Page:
In June, Yahoo announced that Yahoo addresses and IDs that have been inactive for more than a year would be reassigned. But the one thing the internet giant wasn’t counting on was that personal emails from previous owners would still continue showing up in the new owner’s inbox.
While common emails from marketing accounts and social networking websites didn’t pose that much of a security threat, some users revealed that they received emails with bank account details, PIN numbers, social security numbers and more.
Experts on privacy are now calling on Yahoo to rectify the issue immediately, and Yahoo has said it has embarked on measures to ensure privacy and allay security fears.
According to Mike Rispoli, spokesman for Privacy International “This email recycling scheme, an effort to re-engage old users and attract new ones, is resulting in some of our most intimate data being accessed by someone we don’t know and without our knowledge.”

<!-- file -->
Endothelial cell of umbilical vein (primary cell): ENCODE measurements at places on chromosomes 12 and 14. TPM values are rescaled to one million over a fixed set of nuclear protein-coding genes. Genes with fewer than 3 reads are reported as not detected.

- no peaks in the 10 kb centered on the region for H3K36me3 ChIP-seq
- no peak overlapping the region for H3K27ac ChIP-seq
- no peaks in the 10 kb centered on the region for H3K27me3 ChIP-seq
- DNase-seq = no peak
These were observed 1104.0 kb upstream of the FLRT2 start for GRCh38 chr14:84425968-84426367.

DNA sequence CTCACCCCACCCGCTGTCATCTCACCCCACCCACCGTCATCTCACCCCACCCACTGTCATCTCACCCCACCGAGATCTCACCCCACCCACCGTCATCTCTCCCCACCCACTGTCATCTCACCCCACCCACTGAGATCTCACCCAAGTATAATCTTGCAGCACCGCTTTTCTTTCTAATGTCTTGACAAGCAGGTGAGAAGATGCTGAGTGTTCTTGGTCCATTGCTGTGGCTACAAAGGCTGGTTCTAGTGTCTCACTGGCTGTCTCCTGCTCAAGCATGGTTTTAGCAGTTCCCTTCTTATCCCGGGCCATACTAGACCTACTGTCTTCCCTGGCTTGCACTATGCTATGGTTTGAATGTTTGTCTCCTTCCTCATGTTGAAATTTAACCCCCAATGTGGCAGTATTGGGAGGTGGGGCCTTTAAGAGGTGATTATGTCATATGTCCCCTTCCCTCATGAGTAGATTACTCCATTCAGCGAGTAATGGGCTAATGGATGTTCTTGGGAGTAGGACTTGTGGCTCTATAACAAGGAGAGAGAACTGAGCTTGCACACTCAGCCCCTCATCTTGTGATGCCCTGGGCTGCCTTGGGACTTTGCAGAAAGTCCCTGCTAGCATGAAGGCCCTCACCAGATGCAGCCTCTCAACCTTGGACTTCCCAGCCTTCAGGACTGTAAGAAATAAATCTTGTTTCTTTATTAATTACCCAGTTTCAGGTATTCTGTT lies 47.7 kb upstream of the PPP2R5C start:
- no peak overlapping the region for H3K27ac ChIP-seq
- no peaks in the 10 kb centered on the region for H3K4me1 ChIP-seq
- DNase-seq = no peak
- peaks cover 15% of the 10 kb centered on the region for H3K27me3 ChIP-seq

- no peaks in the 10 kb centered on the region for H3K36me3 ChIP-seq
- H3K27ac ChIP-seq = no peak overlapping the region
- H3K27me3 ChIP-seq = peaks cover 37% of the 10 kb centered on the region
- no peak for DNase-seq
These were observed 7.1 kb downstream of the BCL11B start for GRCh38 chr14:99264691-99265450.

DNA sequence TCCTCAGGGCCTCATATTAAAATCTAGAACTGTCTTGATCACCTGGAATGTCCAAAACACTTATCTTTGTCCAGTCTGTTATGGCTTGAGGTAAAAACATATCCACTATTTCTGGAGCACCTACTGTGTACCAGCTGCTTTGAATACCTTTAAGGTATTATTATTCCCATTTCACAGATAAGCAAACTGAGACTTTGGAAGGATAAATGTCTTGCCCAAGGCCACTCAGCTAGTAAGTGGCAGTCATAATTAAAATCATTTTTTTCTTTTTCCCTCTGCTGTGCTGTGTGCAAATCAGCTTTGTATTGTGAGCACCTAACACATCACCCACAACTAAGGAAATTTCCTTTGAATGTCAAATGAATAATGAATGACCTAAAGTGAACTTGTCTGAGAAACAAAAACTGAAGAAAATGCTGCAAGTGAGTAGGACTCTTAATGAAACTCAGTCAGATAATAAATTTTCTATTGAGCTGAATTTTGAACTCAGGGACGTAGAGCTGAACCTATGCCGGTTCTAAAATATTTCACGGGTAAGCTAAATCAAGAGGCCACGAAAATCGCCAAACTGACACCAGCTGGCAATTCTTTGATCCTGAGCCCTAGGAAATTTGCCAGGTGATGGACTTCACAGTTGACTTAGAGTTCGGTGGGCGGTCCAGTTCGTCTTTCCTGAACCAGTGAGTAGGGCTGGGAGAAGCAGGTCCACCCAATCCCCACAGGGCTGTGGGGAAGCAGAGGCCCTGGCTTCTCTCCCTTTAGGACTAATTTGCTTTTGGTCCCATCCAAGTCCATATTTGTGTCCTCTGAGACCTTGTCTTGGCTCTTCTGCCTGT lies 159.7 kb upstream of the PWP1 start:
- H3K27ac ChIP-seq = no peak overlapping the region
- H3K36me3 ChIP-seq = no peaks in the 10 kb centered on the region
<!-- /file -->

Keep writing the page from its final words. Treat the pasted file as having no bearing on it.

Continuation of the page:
A Yahoo representative, however, said “Before recycling inactive accounts we attempted to reach the account owners [in] multiple ways to notify them that they needed to log in to their account or it would be subject to recycling,”
He further added that “”We took many precautions to ensure this was done safely – including deleting any private data from the previous account owner, sending bounce-backs to the senders for at least 30-60 days letting them know the account no longer existed and unsubscribing the accounts from commercial mail.”
Yahoo also plans to include a process known as the “Not My Email”, useful for people who are receiving emails not intended for them, though experts are wondering if this move is sufficient to protect past users from privacy infringement.